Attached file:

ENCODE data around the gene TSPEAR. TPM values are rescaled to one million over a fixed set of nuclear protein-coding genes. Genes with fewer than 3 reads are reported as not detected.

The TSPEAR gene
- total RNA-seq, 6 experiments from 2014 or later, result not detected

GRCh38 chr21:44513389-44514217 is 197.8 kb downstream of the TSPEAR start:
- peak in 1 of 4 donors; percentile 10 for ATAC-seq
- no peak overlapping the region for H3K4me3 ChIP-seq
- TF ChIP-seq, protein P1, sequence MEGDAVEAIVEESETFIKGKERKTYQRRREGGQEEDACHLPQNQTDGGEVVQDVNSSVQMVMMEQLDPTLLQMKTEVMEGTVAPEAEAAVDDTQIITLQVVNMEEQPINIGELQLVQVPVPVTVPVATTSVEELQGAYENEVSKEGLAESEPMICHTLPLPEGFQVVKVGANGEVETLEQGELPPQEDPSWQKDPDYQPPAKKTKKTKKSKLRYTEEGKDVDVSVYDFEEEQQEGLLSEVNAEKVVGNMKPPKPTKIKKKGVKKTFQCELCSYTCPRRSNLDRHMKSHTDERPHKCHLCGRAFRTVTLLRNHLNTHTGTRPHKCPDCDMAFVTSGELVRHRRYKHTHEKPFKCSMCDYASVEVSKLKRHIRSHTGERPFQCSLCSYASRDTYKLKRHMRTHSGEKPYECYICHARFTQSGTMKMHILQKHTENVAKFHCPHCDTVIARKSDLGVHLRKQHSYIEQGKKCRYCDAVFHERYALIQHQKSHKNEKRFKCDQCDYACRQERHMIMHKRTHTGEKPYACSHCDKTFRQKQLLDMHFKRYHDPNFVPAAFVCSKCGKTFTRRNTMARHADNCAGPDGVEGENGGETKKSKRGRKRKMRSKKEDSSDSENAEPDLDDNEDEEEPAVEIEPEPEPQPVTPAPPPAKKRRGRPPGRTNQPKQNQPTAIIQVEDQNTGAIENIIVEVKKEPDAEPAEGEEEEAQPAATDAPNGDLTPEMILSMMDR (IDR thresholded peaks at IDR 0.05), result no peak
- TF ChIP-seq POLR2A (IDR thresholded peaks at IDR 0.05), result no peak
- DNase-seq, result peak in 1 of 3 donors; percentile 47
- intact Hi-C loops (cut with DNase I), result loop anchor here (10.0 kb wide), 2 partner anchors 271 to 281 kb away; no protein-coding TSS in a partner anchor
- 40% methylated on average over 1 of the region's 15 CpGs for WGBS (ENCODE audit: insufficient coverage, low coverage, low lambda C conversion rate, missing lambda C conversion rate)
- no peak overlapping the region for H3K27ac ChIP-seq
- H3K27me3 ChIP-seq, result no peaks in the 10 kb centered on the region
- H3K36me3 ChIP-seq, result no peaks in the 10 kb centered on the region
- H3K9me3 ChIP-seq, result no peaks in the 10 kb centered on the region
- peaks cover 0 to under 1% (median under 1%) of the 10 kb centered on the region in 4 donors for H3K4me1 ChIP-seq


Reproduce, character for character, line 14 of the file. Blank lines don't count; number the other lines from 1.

- H3K36me3 ChIP-seq, result no peaks in the 10 kb centered on the region